Yahoo IDs officially up for grabs

People can start requesting forgotten Yahoo usernames as the company continues to clear out inactive users from its network.

Donna Tam Staff Writer / News
Donna Tam covers Amazon and other fun stuff for CNET News. She is a San Francisco native who enjoys feasting, merrymaking, checking her Gmail and reading her Kindle.
Donna Tam

Yahoo on Monday officially opened a request site for inactive usernames, so people can start claiming any IDs that have been inactive for more than a year.

The company said last month that it was doing some more cleaning on its siteby closing inactive accounts. In order to save IDs from extinction, users simply had to log in before Monday.

To request a name, users need to submit their top five choices to a wishlist page. Yahoo will let you know in mid-August which ID is available and will send you a link so you can claim the ID.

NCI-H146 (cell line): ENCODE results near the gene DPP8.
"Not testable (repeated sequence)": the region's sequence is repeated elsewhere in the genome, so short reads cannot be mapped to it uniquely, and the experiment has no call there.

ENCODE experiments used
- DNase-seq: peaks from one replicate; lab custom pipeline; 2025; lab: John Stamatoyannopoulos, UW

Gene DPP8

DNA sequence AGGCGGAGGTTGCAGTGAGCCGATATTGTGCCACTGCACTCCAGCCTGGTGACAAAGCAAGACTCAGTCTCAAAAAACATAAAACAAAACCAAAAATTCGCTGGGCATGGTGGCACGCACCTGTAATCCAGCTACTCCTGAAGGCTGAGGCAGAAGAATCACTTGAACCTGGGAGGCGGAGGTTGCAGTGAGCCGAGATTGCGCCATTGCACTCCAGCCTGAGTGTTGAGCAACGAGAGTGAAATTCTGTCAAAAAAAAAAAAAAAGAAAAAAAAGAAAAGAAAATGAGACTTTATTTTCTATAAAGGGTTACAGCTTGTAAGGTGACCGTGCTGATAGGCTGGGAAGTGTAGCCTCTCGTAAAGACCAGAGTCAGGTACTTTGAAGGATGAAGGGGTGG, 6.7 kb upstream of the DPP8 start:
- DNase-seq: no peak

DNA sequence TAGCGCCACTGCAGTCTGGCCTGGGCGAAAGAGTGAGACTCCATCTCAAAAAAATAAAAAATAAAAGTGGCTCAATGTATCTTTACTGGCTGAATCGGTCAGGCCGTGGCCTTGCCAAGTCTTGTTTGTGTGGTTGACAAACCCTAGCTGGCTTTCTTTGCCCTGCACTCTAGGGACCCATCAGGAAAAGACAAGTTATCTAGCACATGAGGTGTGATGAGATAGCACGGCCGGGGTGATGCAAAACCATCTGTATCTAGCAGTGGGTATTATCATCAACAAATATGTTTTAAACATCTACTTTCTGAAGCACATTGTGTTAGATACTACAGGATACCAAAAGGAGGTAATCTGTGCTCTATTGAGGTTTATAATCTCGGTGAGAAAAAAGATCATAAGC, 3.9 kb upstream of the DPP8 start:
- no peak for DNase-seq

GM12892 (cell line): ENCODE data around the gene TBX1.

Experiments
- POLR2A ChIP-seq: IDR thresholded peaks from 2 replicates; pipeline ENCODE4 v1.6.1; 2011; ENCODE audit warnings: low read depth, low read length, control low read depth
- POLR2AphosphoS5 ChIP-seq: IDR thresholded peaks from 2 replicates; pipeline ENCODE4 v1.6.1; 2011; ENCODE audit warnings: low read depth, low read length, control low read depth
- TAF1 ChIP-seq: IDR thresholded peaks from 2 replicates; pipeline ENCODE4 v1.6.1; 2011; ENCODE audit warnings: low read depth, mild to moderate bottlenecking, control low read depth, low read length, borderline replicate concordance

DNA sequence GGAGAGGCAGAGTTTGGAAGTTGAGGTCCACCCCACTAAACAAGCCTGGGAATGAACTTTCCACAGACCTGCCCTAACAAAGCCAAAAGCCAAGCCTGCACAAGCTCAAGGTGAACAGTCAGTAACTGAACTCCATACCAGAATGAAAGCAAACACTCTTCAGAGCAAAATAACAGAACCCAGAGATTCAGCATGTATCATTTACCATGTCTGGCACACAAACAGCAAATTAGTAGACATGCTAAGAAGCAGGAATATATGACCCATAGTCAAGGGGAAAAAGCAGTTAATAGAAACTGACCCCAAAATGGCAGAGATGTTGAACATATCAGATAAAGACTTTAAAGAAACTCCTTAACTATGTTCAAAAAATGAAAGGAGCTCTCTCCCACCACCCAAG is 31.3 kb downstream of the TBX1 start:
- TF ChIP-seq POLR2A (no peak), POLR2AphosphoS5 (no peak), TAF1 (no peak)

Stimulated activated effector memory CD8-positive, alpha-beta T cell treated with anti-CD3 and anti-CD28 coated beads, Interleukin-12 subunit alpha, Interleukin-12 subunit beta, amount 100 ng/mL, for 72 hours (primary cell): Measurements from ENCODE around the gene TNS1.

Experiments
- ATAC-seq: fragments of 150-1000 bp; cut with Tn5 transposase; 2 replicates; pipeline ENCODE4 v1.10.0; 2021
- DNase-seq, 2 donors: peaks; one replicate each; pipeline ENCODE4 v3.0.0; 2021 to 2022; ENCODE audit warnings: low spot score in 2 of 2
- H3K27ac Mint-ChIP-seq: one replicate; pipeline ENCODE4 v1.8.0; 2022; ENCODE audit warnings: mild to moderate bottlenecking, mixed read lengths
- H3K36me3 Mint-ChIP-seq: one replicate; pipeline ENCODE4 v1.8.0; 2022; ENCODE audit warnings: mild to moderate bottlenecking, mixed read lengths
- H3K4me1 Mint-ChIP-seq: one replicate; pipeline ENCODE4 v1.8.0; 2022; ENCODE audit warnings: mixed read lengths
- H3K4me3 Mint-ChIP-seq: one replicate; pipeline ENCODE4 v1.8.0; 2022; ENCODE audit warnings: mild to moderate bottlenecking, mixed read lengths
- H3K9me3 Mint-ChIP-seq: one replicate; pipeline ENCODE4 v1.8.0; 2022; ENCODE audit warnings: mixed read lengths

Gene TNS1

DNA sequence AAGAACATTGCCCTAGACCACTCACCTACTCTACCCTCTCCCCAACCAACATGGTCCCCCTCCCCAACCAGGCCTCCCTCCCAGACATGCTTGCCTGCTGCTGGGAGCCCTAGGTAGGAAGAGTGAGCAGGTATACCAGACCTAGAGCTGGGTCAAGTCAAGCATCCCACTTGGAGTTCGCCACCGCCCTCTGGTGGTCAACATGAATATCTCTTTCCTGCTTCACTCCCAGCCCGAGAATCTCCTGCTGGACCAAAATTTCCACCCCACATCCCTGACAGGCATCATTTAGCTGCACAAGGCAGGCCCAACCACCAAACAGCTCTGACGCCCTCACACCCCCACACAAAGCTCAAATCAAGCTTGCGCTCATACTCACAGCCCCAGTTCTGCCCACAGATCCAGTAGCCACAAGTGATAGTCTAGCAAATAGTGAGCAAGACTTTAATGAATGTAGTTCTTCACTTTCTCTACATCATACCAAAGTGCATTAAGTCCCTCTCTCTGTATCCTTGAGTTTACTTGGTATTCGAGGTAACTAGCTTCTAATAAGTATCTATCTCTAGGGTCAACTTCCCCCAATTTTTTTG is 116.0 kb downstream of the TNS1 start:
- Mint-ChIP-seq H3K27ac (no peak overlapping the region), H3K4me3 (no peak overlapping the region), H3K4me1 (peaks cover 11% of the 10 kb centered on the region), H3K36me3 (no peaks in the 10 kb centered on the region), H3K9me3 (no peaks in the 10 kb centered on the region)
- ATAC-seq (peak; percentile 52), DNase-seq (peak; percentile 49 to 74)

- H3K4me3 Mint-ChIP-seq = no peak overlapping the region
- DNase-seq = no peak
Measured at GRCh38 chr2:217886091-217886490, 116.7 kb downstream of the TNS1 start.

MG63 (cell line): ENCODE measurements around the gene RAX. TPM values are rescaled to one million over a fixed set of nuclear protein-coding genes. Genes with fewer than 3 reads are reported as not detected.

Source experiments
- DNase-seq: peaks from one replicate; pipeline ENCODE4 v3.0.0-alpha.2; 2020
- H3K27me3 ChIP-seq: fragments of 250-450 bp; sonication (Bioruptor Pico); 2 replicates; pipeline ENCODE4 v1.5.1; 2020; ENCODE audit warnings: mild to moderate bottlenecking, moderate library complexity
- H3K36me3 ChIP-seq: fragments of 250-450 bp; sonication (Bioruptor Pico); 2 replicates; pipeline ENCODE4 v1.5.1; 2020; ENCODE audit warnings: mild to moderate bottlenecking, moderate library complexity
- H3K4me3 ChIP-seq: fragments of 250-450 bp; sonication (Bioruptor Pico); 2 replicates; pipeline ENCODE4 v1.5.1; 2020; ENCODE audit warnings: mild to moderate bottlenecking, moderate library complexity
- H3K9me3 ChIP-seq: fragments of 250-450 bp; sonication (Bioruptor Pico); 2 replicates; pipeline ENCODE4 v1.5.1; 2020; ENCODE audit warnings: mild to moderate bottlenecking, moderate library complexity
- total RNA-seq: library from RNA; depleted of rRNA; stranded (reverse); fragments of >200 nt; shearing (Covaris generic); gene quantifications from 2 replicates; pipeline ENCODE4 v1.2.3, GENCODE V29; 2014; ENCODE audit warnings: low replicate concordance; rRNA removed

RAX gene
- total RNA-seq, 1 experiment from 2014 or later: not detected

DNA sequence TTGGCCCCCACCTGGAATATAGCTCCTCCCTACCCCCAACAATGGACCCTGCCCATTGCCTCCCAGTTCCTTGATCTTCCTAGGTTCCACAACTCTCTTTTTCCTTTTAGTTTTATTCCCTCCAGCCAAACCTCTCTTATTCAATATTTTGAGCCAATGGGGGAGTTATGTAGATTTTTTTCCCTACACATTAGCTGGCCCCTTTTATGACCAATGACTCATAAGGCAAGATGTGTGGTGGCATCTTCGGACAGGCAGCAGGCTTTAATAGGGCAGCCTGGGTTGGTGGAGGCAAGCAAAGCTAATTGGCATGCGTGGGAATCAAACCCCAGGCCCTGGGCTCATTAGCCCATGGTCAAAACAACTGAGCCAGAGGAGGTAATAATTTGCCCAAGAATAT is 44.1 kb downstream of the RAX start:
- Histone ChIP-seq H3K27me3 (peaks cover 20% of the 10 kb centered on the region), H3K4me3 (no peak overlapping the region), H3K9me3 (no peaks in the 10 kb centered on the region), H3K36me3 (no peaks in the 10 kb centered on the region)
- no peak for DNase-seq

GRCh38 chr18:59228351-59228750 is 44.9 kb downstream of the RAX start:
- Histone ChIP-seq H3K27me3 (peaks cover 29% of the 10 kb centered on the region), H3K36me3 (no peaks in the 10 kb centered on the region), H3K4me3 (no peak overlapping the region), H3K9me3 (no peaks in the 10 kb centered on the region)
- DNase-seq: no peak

Watch this: Do you trust Yahoo to recycle your username and protect your data?

Yahoo also emphasized that it's taking security seriously. In a blog post, it outlined its approach to making the switch without mixing up access to personal information.

If a user decides to use the new e-mail address to communicate with a site that already has that e-mail on file, which Yahoo said is "a very small percentage of the accounts that we will be recycling," the online giant has a plan in place to help verify the account by adding a date-specific marker -- so a site like Facebook won't accidentally connect an e-mail ID's new owner to the old owner's account, for instance.

"We encourage anyone using e-mail to communicate with their users, especially for e-commerce and recovering their accounts, to adopt this measure to ensure the security of their users," the blog post reads.